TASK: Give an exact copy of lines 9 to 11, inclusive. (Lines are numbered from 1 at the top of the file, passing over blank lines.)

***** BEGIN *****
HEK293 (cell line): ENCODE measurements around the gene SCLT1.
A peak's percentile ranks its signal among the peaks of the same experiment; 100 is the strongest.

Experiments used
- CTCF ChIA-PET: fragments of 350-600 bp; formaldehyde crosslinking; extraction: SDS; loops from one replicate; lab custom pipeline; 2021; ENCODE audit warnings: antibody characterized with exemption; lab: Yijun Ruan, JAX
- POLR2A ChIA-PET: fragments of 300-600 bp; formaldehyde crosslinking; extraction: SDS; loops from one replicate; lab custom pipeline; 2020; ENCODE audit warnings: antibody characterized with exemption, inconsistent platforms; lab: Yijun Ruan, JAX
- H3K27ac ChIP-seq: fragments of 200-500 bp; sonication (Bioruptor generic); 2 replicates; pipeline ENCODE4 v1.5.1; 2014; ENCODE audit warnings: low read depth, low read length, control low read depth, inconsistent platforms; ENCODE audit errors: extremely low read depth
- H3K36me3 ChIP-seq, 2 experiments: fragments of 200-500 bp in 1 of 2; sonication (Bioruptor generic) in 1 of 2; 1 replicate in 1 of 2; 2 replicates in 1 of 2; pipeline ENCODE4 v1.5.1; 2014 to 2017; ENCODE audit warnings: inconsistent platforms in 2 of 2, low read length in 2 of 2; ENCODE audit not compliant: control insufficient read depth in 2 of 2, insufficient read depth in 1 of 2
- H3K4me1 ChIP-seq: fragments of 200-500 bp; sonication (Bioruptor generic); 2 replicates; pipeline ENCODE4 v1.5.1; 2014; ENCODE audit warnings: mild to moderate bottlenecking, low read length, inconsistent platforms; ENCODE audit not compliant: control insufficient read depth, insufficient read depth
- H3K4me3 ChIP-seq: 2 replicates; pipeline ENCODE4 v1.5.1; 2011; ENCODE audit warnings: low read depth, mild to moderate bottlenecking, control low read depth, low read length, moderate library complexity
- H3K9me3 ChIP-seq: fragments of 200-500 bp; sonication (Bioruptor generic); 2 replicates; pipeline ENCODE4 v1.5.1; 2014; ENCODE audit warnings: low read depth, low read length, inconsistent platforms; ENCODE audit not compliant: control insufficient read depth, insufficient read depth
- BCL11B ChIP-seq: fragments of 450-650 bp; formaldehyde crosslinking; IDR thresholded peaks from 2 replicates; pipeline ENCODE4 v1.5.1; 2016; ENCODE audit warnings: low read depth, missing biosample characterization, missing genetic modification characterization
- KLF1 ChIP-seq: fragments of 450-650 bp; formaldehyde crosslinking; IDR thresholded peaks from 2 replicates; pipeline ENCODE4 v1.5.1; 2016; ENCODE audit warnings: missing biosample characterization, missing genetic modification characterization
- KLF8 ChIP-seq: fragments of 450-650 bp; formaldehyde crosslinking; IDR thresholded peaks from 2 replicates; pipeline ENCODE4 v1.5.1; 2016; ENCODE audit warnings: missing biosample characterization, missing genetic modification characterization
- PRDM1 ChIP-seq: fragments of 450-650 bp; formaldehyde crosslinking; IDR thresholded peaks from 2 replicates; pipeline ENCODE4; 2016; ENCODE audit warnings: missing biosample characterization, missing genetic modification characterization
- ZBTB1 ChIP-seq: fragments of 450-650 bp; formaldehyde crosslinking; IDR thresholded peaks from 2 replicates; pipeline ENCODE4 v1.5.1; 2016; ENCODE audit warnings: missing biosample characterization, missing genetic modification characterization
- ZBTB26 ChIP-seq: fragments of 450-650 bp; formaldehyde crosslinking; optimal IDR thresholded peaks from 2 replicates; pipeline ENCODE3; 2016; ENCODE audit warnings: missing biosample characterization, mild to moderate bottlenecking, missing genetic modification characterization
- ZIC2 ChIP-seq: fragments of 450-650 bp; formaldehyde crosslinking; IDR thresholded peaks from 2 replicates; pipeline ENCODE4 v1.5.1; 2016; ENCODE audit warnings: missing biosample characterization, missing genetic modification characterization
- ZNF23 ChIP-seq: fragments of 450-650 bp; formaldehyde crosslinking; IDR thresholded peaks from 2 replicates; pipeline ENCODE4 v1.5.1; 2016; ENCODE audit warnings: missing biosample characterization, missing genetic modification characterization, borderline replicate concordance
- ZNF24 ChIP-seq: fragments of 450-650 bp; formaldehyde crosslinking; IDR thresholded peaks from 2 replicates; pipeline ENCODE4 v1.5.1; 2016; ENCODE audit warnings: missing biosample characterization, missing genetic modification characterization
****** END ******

- H3K4me3 ChIP-seq: 2 replicates; pipeline ENCODE4 v1.5.1; 2011; ENCODE audit warnings: low read depth, mild to moderate bottlenecking, control low read depth, low read length, moderate library complexity
- H3K9me3 ChIP-seq: fragments of 200-500 bp; sonication (Bioruptor generic); 2 replicates; pipeline ENCODE4 v1.5.1; 2014; ENCODE audit warnings: low read depth, low read length, inconsistent platforms; ENCODE audit not compliant: control insufficient read depth, insufficient read depth
- BCL11B ChIP-seq: fragments of 450-650 bp; formaldehyde crosslinking; IDR thresholded peaks from 2 replicates; pipeline ENCODE4 v1.5.1; 2016; ENCODE audit warnings: low read depth, missing biosample characterization, missing genetic modification characterization